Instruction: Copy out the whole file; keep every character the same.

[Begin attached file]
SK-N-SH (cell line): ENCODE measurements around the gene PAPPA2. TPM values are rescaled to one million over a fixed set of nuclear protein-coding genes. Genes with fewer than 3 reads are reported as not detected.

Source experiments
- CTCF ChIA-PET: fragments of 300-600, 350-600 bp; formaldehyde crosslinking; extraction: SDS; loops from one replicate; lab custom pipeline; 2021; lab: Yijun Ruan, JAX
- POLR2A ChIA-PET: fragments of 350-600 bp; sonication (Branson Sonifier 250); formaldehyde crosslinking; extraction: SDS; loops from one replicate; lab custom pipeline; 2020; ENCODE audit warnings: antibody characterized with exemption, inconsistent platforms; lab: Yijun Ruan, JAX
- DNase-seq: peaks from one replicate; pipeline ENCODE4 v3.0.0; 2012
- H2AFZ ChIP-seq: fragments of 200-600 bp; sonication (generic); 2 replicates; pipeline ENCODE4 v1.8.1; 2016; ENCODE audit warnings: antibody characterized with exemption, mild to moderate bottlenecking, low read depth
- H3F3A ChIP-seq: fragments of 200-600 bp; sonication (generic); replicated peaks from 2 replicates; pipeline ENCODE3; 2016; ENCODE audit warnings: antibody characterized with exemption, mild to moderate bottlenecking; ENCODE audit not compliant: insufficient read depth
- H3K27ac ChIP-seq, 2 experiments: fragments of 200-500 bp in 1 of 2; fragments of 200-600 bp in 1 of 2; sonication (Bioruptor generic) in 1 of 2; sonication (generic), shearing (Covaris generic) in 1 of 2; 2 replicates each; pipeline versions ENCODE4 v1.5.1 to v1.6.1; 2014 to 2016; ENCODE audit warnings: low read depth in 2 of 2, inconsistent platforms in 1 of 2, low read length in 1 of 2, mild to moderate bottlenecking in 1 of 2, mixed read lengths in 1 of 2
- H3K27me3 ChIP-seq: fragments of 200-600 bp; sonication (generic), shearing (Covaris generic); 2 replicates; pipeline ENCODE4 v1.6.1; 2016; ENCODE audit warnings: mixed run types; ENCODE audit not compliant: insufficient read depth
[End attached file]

SK-N-SH (cell line): ENCODE measurements around the gene PAPPA2. TPM values are rescaled to one million over a fixed set of nuclear protein-coding genes. Genes with fewer than 3 reads are reported as not detected.

Source experiments
- CTCF ChIA-PET: fragments of 300-600, 350-600 bp; formaldehyde crosslinking; extraction: SDS; loops from one replicate; lab custom pipeline; 2021; lab: Yijun Ruan, JAX
- POLR2A ChIA-PET: fragments of 350-600 bp; sonication (Branson Sonifier 250); formaldehyde crosslinking; extraction: SDS; loops from one replicate; lab custom pipeline; 2020; ENCODE audit warnings: antibody characterized with exemption, inconsistent platforms; lab: Yijun Ruan, JAX
- DNase-seq: peaks from one replicate; pipeline ENCODE4 v3.0.0; 2012
- H2AFZ ChIP-seq: fragments of 200-600 bp; sonication (generic); 2 replicates; pipeline ENCODE4 v1.8.1; 2016; ENCODE audit warnings: antibody characterized with exemption, mild to moderate bottlenecking, low read depth
- H3F3A ChIP-seq: fragments of 200-600 bp; sonication (generic); replicated peaks from 2 replicates; pipeline ENCODE3; 2016; ENCODE audit warnings: antibody characterized with exemption, mild to moderate bottlenecking; ENCODE audit not compliant: insufficient read depth
- H3K27ac ChIP-seq, 2 experiments: fragments of 200-500 bp in 1 of 2; fragments of 200-600 bp in 1 of 2; sonication (Bioruptor generic) in 1 of 2; sonication (generic), shearing (Covaris generic) in 1 of 2; 2 replicates each; pipeline versions ENCODE4 v1.5.1 to v1.6.1; 2014 to 2016; ENCODE audit warnings: low read depth in 2 of 2, inconsistent platforms in 1 of 2, low read length in 1 of 2, mild to moderate bottlenecking in 1 of 2, mixed read lengths in 1 of 2
- H3K27me3 ChIP-seq: fragments of 200-600 bp; sonication (generic), shearing (Covaris generic); 2 replicates; pipeline ENCODE4 v1.6.1; 2016; ENCODE audit warnings: mixed run types; ENCODE audit not compliant: insufficient read depth